Semantic Interoperability for Reliable Information Interchange: Status and Challenges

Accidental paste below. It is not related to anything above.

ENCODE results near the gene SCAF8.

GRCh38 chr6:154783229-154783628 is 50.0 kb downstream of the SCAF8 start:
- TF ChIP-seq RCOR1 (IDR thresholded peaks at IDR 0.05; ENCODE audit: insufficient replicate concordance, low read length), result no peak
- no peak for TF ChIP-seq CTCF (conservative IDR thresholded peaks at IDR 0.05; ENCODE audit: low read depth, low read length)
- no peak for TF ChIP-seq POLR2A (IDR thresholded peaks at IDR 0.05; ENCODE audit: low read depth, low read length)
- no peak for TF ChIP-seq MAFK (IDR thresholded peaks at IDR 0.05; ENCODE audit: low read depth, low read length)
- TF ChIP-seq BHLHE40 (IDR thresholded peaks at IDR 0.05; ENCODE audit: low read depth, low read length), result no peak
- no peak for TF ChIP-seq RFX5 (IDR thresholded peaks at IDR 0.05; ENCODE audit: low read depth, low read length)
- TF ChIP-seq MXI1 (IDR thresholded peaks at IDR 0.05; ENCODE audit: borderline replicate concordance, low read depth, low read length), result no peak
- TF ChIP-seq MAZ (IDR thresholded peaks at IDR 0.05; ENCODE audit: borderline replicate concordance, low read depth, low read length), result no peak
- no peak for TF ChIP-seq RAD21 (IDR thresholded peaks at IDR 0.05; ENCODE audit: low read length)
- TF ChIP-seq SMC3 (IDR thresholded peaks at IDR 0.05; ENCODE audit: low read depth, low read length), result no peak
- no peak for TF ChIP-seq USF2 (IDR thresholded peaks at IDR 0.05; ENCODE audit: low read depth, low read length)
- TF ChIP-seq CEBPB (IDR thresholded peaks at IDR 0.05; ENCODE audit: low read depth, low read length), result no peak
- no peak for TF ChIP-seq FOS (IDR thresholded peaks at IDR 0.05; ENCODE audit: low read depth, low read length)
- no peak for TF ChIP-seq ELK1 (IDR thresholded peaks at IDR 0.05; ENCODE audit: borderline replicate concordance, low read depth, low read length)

This report is an account of the author’s work performed at Canada Health Infoway (Infoway) during the work term from June 14th to September 3rd, 2004. Infoway is an independent but publicly funded organisation responsible for building Canada’s interoperable electronic health record (EHR). The organisation is set up as an independent, private company to enable collaboration with private as well as public partners. Infoway strives to leverage its investment in interoperable EHR initiatives in Canada in three ways: • By co-sponsoring EHR-related initiatives at less than 100% • By introducing results-based reimbursement of eligible costs • By replicating working solutions in other domains and geographies The author performed his responsibilities in the Solution Architecture department, which holds responsibility for the business and technical architecture of the pan-Canadian interoperable EHR. The author has performed the following activities for Infoway: • Compared e-prescribing message standards proposals from Canada and the Netherlands. • Managed the definition phase of an investment initiative up to the final budget proposal to the operational management committee. • Analysed the problem of semantic interoperability for the EHR architecture and provided recommendations. The members of the Solution Architecture department have expressed their satisfaction with the reports and project artefacts resulting from these activities. As a result of the wide variety of activities, the author has been able to apply a variety of topics from the Health Informatics curriculum, from “Health Informatics Systems and Issues” to “Research Methods.” The work-term requirement in the health informatics curriculum is also a valuable component that adds to the education of future health informatics professionals. The detailed problem of semantic interoperability was analyzed during the work term. Though information standards may help avoid semantic misinterpretation it is likely to be an impractical solution to change the systems and system users in a massive approach. The architecture used in Infoway’s EHR blueprint also favours a composite standard where current systems can be integrated through add-on modules. Future work-term engagements should be discussed early on with the prospective organisation, preferably during the end-of-year budget cycle. What worked well was the fact that the author was seen as health informatics professionals “in training” rather than a student, which allowed Infoway to realize maximum value from the engagement. A practical change the organisation should consider is have the work term participant engage with many stakeholders in the organisation during the first few weeks of the work term and establish efficient working relations.